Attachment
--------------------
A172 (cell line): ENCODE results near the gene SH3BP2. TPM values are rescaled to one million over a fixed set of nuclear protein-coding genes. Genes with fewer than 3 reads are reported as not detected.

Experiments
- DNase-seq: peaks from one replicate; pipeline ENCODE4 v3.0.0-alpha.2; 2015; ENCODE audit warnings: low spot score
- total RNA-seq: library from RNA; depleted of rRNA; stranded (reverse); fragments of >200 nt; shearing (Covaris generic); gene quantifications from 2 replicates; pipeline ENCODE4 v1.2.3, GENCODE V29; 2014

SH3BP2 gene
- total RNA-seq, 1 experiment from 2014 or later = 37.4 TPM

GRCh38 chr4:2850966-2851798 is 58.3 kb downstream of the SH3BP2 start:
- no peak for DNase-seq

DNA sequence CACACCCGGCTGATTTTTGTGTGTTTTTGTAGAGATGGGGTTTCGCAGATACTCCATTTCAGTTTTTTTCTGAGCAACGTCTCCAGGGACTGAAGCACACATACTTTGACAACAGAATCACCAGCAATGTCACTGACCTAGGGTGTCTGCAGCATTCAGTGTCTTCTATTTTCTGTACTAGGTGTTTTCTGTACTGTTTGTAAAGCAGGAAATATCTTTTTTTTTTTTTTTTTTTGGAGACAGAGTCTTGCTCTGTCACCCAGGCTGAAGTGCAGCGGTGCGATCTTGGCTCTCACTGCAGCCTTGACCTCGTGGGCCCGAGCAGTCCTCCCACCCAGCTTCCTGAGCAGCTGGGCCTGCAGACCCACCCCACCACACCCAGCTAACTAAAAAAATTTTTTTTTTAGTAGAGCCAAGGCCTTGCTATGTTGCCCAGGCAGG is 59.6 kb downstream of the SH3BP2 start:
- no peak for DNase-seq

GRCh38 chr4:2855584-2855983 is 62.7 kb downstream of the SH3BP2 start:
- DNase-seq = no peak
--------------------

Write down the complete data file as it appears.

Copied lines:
A172 (cell line): ENCODE results near the gene SH3BP2. TPM values are rescaled to one million over a fixed set of nuclear protein-coding genes. Genes with fewer than 3 reads are reported as not detected.

Experiments
- DNase-seq: peaks from one replicate; pipeline ENCODE4 v3.0.0-alpha.2; 2015; ENCODE audit warnings: low spot score
- total RNA-seq: library from RNA; depleted of rRNA; stranded (reverse); fragments of >200 nt; shearing (Covaris generic); gene quantifications from 2 replicates; pipeline ENCODE4 v1.2.3, GENCODE V29; 2014

SH3BP2 gene
- total RNA-seq, 1 experiment from 2014 or later = 37.4 TPM

GRCh38 chr4:2850966-2851798 is 58.3 kb downstream of the SH3BP2 start:
- no peak for DNase-seq

DNA sequence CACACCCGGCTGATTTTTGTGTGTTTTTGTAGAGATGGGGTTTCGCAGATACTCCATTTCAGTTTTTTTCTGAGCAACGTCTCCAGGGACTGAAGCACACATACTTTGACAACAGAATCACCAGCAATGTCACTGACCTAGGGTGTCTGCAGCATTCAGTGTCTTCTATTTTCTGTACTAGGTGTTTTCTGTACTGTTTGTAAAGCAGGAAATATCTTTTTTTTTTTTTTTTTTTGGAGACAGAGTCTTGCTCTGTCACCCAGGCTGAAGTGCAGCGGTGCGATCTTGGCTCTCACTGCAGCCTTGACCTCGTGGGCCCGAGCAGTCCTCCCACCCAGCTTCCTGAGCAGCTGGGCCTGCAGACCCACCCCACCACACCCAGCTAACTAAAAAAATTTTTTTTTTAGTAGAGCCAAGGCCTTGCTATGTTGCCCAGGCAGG is 59.6 kb downstream of the SH3BP2 start:
- no peak for DNase-seq

GRCh38 chr4:2855584-2855983 is 62.7 kb downstream of the SH3BP2 start:
- DNase-seq = no peak